Pronoun Pandemonium: Part 2


Welcome to the second half of everything you need to know about pronouns!

Last time, we looked at what pronouns do, as well as their four properties (case, number, gender, and person). Today we’re going to talk about the six classes of pronouns, which are as follows: personal, demonstrative, interrogative, relative, indefinite and adjective.

Personal pronouns are used to refer to a particular person or thing, and include: I. me, you, he, him, she, her, it, we, us, they and them. Most of us know these and use them intuitively.

  • I saw a UFO; you heard a strange noise; she was an alien; we ran away in fear.
  • Give me your camera so I can take a picture of their spaceship.

Demonstrative pronouns are used to directly indicate the thing to which they refer. If singular, we use this and that; if plural, we use these and those. For example:

  • This alien comes in peace.
  • Those aliens do not.

As you may have guessed, an interrogative pronoun asks a question about a person or thing. There are three interrogative pronouns and they are: who, what, and which. (Who is a bit special because it has three forms—who, whom, and whose. Check out this post for more information on who vs. whom.)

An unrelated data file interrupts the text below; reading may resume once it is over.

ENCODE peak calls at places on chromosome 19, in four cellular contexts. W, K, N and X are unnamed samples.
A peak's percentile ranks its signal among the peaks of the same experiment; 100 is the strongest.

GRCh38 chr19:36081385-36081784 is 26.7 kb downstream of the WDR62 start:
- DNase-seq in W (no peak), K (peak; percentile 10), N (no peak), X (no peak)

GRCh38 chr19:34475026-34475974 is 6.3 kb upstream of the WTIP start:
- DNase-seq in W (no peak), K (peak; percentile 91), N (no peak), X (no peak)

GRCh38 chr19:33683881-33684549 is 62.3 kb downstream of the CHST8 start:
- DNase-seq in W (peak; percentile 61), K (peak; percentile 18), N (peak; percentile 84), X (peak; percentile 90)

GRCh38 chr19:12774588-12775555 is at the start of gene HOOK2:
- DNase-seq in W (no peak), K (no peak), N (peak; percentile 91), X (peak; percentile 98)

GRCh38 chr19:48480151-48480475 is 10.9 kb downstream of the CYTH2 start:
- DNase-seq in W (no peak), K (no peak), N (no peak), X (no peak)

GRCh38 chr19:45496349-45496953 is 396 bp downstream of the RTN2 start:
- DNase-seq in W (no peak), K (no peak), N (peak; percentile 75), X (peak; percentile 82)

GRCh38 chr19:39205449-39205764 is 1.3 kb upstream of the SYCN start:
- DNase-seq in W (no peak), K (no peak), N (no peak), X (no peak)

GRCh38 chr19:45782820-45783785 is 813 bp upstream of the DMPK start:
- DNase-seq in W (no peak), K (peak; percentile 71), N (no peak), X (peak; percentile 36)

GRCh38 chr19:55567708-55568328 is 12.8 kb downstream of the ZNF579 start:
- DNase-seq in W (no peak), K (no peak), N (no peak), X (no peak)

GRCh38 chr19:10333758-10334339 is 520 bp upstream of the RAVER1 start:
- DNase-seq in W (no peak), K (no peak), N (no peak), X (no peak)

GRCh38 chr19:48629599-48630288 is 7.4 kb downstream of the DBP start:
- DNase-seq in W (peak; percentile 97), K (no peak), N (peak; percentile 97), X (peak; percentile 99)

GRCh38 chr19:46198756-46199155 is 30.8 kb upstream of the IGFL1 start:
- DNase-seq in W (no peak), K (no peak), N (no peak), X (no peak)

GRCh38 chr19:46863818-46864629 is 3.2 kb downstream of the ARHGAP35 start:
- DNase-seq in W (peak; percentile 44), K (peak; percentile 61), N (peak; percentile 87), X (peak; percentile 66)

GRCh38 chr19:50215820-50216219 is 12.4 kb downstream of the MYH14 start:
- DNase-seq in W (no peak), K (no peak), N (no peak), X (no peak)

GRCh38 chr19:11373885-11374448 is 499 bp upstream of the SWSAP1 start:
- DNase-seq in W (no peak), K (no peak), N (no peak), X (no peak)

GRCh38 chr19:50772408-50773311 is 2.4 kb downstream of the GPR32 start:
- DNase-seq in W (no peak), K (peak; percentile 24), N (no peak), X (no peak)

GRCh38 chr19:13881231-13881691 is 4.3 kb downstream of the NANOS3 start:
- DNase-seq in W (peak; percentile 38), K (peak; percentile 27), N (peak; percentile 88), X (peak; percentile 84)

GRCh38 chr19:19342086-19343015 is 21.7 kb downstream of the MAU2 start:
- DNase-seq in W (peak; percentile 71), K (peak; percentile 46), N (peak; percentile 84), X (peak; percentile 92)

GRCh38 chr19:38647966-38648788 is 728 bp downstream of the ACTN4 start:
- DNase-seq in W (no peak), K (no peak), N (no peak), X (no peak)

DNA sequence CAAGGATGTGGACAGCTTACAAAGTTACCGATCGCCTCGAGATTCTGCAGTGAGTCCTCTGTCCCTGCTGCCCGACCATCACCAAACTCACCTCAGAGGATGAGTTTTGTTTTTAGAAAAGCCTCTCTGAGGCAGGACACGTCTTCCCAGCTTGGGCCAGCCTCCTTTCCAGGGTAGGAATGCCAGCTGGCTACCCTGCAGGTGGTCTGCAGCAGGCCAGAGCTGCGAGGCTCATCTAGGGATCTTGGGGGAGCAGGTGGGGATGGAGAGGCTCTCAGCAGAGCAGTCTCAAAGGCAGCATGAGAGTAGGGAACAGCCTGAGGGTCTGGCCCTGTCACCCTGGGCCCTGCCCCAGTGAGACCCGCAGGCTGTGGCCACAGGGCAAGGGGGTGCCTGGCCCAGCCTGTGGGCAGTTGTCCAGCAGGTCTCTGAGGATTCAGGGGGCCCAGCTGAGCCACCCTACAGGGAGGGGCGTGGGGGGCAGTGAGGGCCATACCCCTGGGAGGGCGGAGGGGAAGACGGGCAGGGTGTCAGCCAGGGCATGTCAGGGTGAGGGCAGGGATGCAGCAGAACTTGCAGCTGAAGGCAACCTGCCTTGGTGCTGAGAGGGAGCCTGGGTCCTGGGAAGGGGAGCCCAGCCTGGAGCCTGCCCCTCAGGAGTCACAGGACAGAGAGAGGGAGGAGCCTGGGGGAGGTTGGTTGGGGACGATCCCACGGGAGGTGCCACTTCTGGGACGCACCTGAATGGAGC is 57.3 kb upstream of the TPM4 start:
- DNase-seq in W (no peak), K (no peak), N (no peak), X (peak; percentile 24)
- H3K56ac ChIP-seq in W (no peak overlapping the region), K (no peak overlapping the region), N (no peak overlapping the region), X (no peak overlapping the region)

When talking about a person, you can use who or which. Who is universal, as it can refer to anyone. Which, on the other hand, is limited. It refers to a specific person in a group. Check out these examples:

  • Who left all this weird acidic goo lying around?
  • Which member of the crew do you think will die first?

A relative pronoun presents a dependent clause and connects it to its independent clause. Relative pronouns include: who, which, what, and that. When used as a relative pronoun, who typically indicates a person; which indicates an animal or thing,; what indicates a nonliving thing; and that can indicate a person, animal, or thing.

  • How do we remove the thing that is stuck to his face?
  • The thing, which is called a face-hugger, cannot be removed safely.

An indefinite pronoun indicates something that has either been identified or something that doesn’t require identification. Indefinite pronouns include words such as any, both, each, neither, none, one, everybody, nobody, and someone.

  • Someone toss Ripley a flamethrower.

Pronouns that function as modifiers are known as adjective pronouns. An adjectival pronoun tells us something about the noun that it modifies. All pronouns, except non-possessive personal pronouns and the pronouns who and none, can act as adjective. For example:

  • Some aliens are actually nice. This type of alien is not.


Image credit: H.R. Giger’s alien / deviantART

6 thoughts on “Pronoun Pandemonium: Part 2

  1. How do we remove the goo – my gosh – your examples always make me laugh. Reason enough to read your posts. The bonus is I learn things, too.

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